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National Oceanic and Atmospheric Administration (NOAA), Department of Commerce (DOC); United States Fish and Wildlife Service (USFWS), Department of the Interior (DOI).
NOAA and the USFWS are issuing final regulations for the Northwestern Hawaiian Islands Marine National Monument. This action codifies the prohibitions and management measures set forth in Presidential Proclamation 8031 establishing the Monument. The rule is effective immediately.
Effective date: These regulations are effective August 25, 2006. Written comments on the information collection requirement must be received by October 30, 2006.
Submit written comments regarding the burden-hour estimates or other aspects of the information collection requirements contained in this proposed rule by e-mail to Diana Hynek at dHynek@noaa.gov.
Coordinates for the outer boundary of the Monument, the Special Preservation Areas, the Ecological Reserves, and the Midway Atoll Special Management Area can be found at: http://hawaiireef.noaa.gov/management/.Start Further Info
FOR FURTHER INFORMATION CONTACT:
NOAA contact: T. Aulani Wilhelm, Monument Superintendent (NOAA); 6600 Kalanianaole Highway, #300, Honolulu, HI 96825; (808) 397-2657.
FWS contact: Barry Stieglitz, Monument Project Leader (USFWS); Hawaiian and Pacific Islands NWR Complex, 300 Ala Moana Boulevard, Box 50167, Honolulu, HI 96850-5000; 808-792-9540.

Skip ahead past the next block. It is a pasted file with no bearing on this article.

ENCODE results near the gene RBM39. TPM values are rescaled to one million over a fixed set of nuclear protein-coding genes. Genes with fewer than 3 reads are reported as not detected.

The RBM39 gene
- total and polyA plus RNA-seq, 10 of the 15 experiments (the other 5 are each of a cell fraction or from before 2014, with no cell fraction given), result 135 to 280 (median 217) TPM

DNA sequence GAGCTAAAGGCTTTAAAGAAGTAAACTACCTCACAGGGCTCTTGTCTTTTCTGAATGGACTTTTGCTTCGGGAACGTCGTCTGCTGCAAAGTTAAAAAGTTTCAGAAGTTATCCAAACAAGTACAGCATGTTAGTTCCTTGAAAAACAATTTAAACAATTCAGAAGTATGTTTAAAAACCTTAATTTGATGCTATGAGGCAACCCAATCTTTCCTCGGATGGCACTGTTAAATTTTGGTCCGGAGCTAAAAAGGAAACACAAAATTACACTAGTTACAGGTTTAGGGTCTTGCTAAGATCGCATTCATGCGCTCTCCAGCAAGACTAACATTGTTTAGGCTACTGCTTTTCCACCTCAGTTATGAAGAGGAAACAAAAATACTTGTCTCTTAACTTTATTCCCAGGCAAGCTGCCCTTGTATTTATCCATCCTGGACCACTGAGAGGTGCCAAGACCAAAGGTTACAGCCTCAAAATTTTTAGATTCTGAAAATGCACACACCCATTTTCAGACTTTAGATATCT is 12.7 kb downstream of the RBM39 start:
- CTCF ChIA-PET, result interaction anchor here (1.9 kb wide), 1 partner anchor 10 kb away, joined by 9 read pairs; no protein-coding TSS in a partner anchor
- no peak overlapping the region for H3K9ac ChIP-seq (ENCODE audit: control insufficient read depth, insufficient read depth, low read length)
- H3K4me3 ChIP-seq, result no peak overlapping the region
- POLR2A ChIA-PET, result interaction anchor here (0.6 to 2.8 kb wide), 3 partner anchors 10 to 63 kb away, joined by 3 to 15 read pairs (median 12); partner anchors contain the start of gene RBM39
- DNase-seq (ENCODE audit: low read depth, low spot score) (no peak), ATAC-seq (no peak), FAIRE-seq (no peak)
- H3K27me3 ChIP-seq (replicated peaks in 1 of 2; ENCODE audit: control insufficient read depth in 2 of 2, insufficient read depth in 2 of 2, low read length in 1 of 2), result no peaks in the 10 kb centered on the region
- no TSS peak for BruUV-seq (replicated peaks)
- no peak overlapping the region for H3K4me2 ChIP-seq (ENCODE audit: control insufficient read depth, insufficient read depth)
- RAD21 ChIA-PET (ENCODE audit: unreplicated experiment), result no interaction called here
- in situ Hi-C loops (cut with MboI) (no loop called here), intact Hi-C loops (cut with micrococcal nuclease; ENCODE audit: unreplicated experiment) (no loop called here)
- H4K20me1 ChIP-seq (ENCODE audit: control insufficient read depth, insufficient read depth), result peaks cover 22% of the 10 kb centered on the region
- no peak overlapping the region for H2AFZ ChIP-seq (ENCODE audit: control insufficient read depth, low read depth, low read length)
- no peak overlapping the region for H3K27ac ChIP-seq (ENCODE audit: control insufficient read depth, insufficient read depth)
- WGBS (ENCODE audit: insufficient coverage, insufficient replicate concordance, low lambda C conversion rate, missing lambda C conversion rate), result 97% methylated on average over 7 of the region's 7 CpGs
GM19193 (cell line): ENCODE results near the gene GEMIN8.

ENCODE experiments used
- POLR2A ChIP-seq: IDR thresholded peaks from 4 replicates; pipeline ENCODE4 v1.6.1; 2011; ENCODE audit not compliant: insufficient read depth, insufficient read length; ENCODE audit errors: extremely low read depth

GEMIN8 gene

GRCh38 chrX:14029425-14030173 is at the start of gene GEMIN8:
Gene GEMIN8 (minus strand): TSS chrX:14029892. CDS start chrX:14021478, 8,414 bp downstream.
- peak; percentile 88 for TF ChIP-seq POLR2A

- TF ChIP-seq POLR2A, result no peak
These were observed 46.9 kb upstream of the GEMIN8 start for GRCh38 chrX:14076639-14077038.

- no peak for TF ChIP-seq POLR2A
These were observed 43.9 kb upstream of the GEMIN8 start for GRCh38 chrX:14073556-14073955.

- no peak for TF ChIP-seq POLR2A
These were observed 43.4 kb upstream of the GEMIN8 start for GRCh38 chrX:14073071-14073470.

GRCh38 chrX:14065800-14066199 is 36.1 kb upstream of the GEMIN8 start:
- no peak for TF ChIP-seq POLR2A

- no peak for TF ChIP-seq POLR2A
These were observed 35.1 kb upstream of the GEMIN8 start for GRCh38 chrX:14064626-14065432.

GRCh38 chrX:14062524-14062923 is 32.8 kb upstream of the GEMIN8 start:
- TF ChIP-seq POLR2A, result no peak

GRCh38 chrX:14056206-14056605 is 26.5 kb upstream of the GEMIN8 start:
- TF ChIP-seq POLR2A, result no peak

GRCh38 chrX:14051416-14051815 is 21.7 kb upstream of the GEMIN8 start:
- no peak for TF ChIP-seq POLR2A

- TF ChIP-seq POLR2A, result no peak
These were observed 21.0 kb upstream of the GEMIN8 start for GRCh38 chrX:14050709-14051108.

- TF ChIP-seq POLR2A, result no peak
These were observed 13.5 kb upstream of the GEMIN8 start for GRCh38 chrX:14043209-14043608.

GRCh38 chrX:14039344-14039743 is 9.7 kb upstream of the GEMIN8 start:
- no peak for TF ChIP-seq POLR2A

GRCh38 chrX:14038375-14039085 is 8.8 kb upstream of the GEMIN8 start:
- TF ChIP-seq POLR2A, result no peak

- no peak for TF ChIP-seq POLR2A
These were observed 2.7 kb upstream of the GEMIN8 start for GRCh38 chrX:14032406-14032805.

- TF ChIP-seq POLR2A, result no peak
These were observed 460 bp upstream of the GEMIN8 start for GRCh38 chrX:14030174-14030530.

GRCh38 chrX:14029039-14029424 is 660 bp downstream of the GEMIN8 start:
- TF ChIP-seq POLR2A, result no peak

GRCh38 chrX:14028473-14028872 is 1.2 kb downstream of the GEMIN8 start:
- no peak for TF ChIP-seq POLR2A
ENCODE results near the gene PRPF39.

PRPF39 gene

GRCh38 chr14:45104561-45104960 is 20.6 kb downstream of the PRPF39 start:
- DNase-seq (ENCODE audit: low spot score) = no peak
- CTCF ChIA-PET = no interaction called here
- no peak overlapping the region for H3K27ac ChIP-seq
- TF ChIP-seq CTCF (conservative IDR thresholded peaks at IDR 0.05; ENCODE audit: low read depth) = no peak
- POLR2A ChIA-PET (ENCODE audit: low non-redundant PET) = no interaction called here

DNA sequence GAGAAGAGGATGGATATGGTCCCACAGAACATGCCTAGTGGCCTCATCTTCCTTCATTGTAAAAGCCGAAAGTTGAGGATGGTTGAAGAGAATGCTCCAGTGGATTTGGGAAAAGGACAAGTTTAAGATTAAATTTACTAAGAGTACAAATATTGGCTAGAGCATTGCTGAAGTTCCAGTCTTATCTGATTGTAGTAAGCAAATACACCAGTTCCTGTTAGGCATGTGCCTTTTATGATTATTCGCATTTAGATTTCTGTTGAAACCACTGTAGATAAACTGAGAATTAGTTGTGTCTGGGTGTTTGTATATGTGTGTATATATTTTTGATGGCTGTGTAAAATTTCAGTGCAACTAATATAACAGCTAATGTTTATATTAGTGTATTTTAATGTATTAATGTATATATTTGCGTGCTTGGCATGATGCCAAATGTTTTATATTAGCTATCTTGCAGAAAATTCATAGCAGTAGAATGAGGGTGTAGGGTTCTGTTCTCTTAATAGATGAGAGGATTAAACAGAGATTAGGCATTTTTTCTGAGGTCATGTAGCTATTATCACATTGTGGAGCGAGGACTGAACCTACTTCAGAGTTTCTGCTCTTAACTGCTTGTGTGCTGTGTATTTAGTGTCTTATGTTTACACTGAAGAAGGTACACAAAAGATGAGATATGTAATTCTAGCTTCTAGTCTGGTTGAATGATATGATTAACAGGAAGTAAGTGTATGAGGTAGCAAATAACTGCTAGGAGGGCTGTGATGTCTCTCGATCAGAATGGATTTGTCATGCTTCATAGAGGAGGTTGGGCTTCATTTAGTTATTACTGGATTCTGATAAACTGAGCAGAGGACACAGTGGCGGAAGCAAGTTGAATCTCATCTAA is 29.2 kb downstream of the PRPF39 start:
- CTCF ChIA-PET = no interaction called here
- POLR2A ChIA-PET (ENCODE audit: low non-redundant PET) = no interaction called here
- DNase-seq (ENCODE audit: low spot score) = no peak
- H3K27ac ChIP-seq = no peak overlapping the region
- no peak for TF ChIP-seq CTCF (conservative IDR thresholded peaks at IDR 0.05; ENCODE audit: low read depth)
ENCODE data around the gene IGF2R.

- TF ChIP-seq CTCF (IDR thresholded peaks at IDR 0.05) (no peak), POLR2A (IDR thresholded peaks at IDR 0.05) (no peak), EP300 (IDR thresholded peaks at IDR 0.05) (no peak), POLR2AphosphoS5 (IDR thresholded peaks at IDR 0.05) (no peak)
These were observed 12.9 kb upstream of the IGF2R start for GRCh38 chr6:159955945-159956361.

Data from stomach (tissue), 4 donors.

State of Hawaii contact: Athline Clark, Special Projects Manager, Department of Land and Natural Resources, Division of Aquatic Resources; 1151 Punchbowl Street, Room 330, Honolulu, HI 96813; (808) 587-0099.End Further Info End Preamble Start Supplemental Information
On June 15, 2006, President Bush established the Northwestern Hawaiian Islands Marine National Monument by issuing Presidential Proclamation 8031 (71 FR 36443, June 26, 2006) under the authority of the Antiquities Act (Act) (16 U.S.C. 431). The Proclamation reserves all lands and interests in lands owned or controlled by the Government of the United States in the Northwestern Hawaiian Islands (NWHI), including emergent and submerged lands and waters, out to a distance of approximately 50 nautical miles (nmi) from the islands. The outer boundary of the Monument is approximately 100 nmi wide and extends approximately 1200 nmi around coral islands, seamounts, banks, and shoals. The area includes the Northwestern Hawaiian Islands Coral Reef Ecosystem Reserve, the Midway Atoll National Wildlife Refuge/Battle of Midway National Memorial, and the Hawaiian Islands National Wildlife Refuge.